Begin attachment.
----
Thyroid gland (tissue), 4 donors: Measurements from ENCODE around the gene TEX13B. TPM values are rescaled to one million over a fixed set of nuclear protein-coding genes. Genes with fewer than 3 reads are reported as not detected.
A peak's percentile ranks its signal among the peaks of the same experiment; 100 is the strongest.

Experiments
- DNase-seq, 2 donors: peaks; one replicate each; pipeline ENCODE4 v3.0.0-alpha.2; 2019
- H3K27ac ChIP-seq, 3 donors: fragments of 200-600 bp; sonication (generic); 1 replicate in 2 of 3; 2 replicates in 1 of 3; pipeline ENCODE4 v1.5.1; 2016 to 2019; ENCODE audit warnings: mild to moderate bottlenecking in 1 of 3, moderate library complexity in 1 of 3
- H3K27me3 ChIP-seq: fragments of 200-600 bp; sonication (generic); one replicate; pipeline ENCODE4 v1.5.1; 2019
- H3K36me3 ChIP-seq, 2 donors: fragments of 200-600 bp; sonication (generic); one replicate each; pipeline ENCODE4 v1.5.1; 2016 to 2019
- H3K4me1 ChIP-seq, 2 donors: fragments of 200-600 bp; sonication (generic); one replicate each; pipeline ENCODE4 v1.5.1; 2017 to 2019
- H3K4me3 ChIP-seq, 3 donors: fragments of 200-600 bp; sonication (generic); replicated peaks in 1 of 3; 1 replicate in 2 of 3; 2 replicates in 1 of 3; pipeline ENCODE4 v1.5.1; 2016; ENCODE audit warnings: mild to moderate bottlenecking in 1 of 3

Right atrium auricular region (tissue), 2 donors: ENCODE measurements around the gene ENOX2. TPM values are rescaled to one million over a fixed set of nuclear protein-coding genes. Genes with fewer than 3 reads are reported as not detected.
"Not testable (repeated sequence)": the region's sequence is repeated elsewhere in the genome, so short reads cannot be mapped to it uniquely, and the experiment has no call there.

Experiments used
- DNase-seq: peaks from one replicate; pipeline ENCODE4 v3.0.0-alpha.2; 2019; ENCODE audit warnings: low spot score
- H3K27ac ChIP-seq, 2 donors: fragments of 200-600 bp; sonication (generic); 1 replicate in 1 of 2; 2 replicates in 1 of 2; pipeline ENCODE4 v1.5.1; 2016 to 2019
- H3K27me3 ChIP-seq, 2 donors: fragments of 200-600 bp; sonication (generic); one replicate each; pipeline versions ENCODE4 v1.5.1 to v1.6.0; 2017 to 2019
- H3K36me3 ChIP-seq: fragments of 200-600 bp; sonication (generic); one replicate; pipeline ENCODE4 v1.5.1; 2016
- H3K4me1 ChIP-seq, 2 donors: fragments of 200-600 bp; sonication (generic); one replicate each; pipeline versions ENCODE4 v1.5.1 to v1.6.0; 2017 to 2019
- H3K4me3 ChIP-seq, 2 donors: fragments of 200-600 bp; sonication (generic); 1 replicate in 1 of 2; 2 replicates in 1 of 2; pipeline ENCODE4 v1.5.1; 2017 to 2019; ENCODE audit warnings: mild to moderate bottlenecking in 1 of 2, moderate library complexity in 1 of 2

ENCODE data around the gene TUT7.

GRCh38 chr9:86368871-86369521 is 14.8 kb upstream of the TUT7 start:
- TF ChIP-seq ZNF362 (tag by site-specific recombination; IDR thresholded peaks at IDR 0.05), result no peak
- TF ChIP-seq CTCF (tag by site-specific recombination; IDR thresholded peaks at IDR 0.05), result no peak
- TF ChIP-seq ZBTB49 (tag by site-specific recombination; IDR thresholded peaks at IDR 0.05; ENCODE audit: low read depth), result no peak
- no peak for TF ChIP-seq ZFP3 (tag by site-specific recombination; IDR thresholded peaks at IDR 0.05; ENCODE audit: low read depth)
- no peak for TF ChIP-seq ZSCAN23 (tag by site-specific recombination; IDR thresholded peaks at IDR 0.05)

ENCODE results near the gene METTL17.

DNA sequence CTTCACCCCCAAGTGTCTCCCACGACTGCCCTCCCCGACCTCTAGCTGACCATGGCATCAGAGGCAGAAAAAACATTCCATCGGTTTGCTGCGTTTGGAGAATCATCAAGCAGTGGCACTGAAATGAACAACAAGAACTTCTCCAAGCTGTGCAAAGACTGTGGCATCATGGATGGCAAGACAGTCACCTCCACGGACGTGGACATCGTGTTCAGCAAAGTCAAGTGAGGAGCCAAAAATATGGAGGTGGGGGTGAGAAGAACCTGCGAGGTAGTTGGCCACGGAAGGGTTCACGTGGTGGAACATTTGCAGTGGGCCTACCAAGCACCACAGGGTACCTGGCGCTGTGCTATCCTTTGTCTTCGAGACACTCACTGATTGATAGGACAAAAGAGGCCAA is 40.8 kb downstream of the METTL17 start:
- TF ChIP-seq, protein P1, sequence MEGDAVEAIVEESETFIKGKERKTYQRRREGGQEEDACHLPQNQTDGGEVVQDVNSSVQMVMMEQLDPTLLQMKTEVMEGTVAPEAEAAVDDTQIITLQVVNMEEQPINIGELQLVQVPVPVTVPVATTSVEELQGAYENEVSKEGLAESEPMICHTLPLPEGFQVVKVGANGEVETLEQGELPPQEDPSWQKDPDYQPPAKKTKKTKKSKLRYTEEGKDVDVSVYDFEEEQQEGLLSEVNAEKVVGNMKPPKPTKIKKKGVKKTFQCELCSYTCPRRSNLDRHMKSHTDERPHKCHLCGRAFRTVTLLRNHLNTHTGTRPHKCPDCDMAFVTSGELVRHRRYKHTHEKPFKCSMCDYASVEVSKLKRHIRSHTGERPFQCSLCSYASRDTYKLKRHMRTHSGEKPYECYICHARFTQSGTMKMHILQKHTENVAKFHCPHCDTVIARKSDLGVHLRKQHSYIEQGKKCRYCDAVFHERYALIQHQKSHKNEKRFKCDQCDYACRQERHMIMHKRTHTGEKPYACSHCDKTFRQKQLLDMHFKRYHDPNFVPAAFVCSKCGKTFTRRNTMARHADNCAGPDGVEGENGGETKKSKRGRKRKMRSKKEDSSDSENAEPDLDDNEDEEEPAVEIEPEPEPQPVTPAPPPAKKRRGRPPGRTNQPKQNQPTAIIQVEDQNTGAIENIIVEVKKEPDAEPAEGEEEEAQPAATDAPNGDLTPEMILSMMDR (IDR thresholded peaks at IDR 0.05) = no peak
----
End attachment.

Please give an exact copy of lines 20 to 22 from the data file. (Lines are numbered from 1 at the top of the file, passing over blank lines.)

GRCh38 chr9:86368871-86369521 is 14.8 kb upstream of the TUT7 start:
- TF ChIP-seq ZNF362 (tag by site-specific recombination; IDR thresholded peaks at IDR 0.05), result no peak
- TF ChIP-seq CTCF (tag by site-specific recombination; IDR thresholded peaks at IDR 0.05), result no peak